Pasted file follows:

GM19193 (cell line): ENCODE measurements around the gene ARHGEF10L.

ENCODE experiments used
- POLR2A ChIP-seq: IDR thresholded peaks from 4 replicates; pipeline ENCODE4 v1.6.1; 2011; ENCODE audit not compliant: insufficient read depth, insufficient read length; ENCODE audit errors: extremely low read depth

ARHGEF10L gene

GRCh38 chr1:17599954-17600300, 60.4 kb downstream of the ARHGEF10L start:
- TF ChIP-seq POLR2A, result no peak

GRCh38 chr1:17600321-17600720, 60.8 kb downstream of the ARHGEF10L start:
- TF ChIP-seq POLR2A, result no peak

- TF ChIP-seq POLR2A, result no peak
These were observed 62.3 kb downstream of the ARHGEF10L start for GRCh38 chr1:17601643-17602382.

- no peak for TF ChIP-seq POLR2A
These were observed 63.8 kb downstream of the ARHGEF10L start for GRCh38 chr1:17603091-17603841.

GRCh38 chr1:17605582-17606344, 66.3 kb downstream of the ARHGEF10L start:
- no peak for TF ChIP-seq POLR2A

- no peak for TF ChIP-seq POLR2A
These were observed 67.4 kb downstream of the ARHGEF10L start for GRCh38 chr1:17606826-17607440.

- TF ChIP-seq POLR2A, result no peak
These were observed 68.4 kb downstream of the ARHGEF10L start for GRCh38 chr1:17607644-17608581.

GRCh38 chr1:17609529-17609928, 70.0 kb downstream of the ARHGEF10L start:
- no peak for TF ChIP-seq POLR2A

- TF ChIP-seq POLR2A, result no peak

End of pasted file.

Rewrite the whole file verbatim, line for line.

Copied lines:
GM19193 (cell line): ENCODE measurements around the gene ARHGEF10L.

ENCODE experiments used
- POLR2A ChIP-seq: IDR thresholded peaks from 4 replicates; pipeline ENCODE4 v1.6.1; 2011; ENCODE audit not compliant: insufficient read depth, insufficient read length; ENCODE audit errors: extremely low read depth

ARHGEF10L gene

GRCh38 chr1:17599954-17600300, 60.4 kb downstream of the ARHGEF10L start:
- TF ChIP-seq POLR2A, result no peak

GRCh38 chr1:17600321-17600720, 60.8 kb downstream of the ARHGEF10L start:
- TF ChIP-seq POLR2A, result no peak

- TF ChIP-seq POLR2A, result no peak
These were observed 62.3 kb downstream of the ARHGEF10L start for GRCh38 chr1:17601643-17602382.

- no peak for TF ChIP-seq POLR2A
These were observed 63.8 kb downstream of the ARHGEF10L start for GRCh38 chr1:17603091-17603841.

GRCh38 chr1:17605582-17606344, 66.3 kb downstream of the ARHGEF10L start:
- no peak for TF ChIP-seq POLR2A

- no peak for TF ChIP-seq POLR2A
These were observed 67.4 kb downstream of the ARHGEF10L start for GRCh38 chr1:17606826-17607440.

- TF ChIP-seq POLR2A, result no peak
These were observed 68.4 kb downstream of the ARHGEF10L start for GRCh38 chr1:17607644-17608581.

GRCh38 chr1:17609529-17609928, 70.0 kb downstream of the ARHGEF10L start:
- no peak for TF ChIP-seq POLR2A

- TF ChIP-seq POLR2A, result no peak